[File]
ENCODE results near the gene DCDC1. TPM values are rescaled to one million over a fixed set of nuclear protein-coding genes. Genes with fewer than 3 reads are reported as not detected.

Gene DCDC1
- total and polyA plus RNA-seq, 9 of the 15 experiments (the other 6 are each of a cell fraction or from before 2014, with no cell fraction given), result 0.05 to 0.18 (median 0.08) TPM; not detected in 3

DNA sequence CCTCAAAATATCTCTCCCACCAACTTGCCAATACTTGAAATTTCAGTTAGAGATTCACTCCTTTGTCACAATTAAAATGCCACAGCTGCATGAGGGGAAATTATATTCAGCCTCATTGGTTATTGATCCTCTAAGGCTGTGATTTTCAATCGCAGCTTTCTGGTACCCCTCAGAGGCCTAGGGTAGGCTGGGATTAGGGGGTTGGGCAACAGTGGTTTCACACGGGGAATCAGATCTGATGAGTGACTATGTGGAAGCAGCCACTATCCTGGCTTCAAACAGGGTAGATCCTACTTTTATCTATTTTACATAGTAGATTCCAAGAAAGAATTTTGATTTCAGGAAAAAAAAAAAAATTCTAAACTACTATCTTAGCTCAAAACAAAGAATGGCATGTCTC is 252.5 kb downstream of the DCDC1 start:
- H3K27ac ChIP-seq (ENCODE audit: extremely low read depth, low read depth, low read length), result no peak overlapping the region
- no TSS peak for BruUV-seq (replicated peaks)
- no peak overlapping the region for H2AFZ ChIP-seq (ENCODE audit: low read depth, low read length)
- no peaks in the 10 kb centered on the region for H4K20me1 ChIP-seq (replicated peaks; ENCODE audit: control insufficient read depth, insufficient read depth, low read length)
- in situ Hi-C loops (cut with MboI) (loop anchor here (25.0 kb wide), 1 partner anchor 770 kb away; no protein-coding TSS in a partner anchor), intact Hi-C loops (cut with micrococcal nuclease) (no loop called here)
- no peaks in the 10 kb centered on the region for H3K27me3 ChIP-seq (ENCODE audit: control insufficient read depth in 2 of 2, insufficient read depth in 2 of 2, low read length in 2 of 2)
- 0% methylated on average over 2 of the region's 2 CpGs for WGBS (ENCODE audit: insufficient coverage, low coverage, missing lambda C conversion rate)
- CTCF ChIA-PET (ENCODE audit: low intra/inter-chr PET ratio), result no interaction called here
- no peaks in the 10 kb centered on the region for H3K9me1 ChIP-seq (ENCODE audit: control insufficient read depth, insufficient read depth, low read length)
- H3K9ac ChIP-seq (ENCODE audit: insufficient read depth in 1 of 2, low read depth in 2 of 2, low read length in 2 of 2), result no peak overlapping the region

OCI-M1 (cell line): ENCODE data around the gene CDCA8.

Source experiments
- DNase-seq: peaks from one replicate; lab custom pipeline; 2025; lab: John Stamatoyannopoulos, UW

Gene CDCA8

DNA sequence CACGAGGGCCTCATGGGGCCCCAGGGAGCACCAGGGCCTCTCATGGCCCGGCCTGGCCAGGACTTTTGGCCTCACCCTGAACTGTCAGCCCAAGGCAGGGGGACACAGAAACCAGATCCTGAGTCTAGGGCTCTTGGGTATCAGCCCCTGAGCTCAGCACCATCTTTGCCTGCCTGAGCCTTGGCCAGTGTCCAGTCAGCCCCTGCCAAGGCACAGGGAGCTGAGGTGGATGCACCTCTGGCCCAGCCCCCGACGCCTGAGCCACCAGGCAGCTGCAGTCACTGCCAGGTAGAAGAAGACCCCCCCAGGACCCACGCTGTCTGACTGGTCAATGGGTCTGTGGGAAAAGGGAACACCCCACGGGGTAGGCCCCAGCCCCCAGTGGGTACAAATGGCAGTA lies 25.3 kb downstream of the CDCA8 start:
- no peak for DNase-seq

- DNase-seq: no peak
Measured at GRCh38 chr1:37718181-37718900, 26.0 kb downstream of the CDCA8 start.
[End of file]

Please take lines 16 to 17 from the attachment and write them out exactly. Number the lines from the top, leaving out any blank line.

Source experiments
- DNase-seq: peaks from one replicate; lab custom pipeline; 2025; lab: John Stamatoyannopoulos, UW